Sexual Assault:

Rape: The penetration, no matter how slight, of the vagina or anus with any body part or object, or oral penetration by a sex organ of another person, without the consent of the
victim.

Crime Definitions From the National, Incident-Based Reporting System (NIBRS)
User Manual from the FBI’s UCR Program

Sex Offenses

Any sexual act directed against another person, without the consent of the victim, including instances where the victim is incapable of giving consent.

Fondling: The touching of the private body parts of another person for the purpose of sexual gratification, without the consent of the victim, including instances where the victim is incapable of giving consent because of his or her age or because of his or her temporary or permanent mental incapacity.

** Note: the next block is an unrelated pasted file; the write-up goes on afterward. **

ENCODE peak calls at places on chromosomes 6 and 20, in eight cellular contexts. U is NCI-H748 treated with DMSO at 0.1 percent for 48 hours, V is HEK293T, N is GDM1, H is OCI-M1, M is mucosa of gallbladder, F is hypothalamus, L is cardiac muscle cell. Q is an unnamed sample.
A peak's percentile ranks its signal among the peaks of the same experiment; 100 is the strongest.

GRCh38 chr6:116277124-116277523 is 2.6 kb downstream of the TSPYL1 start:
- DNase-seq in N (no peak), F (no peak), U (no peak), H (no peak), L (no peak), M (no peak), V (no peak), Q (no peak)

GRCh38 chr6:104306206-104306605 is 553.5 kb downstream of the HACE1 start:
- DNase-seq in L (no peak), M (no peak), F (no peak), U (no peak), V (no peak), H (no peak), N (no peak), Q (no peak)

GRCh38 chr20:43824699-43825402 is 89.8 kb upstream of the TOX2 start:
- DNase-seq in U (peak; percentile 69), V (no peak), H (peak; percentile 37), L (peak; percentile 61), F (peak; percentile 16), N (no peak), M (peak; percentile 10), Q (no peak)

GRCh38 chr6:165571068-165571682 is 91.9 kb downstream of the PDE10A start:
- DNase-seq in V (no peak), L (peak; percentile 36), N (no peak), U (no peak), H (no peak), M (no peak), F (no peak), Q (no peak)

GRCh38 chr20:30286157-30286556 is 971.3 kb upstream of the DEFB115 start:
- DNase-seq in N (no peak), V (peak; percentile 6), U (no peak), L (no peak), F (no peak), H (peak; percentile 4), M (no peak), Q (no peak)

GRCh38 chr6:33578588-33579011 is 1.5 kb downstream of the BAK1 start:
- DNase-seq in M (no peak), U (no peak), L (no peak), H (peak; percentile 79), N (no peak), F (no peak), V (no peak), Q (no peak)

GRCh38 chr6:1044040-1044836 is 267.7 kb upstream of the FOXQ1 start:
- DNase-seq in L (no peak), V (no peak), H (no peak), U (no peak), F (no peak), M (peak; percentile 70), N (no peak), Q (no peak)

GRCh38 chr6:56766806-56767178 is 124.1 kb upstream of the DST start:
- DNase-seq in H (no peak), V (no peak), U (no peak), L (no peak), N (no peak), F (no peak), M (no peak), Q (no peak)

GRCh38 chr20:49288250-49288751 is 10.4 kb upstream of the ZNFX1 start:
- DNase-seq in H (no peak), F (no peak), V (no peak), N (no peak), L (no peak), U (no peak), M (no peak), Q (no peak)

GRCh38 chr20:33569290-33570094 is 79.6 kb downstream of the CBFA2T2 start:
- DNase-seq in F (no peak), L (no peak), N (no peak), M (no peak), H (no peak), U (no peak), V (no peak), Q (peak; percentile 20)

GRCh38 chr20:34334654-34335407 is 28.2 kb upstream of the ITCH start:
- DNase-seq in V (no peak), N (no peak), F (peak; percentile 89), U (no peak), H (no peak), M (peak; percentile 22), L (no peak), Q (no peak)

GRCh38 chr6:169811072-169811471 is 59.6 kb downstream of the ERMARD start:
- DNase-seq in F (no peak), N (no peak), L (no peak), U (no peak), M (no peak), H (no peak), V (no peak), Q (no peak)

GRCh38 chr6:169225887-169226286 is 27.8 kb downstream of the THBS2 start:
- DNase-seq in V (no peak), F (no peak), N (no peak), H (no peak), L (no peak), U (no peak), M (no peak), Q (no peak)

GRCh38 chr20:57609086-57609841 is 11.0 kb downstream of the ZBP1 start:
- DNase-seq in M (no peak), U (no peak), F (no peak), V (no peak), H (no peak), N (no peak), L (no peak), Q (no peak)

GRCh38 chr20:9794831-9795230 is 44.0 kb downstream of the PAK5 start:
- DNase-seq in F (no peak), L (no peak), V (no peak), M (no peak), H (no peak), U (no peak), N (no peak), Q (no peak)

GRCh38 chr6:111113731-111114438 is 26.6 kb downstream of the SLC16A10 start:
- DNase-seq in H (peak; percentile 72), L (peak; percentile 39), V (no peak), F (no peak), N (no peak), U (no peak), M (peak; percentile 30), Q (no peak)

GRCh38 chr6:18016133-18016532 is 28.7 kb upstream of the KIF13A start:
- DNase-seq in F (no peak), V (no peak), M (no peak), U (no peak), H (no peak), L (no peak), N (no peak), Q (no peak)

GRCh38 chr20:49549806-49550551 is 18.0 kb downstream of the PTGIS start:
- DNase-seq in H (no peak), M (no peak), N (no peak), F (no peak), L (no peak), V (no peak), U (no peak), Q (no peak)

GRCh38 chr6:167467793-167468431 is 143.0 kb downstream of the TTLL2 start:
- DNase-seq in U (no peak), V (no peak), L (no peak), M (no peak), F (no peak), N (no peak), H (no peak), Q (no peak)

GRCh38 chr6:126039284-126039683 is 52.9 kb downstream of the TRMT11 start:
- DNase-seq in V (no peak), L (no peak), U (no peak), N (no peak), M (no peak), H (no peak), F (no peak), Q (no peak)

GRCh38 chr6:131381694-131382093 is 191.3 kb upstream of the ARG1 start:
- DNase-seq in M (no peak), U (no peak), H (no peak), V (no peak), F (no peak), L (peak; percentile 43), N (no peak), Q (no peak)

Incest: Sexual intercourse between persons who are related to each other within the degrees wherein marriage is prohibited by law.

.Statutory Rape: Sexual intercourse with a person who is under the statutory age of consent. In Colorado, the state statute (18-3-402) covers all the specifics of the Sexual Assault criteria for incidents involving minors and the statutory age of consent. 

Consent

The following definition outlines the specifics regarding consent in the state of Colorado. 
The definition of “consent” in reference to sexual activity per Colorado state statute (C.R.S. 18-3-401(1.5)) under “Unlawful Sexual Behavior.”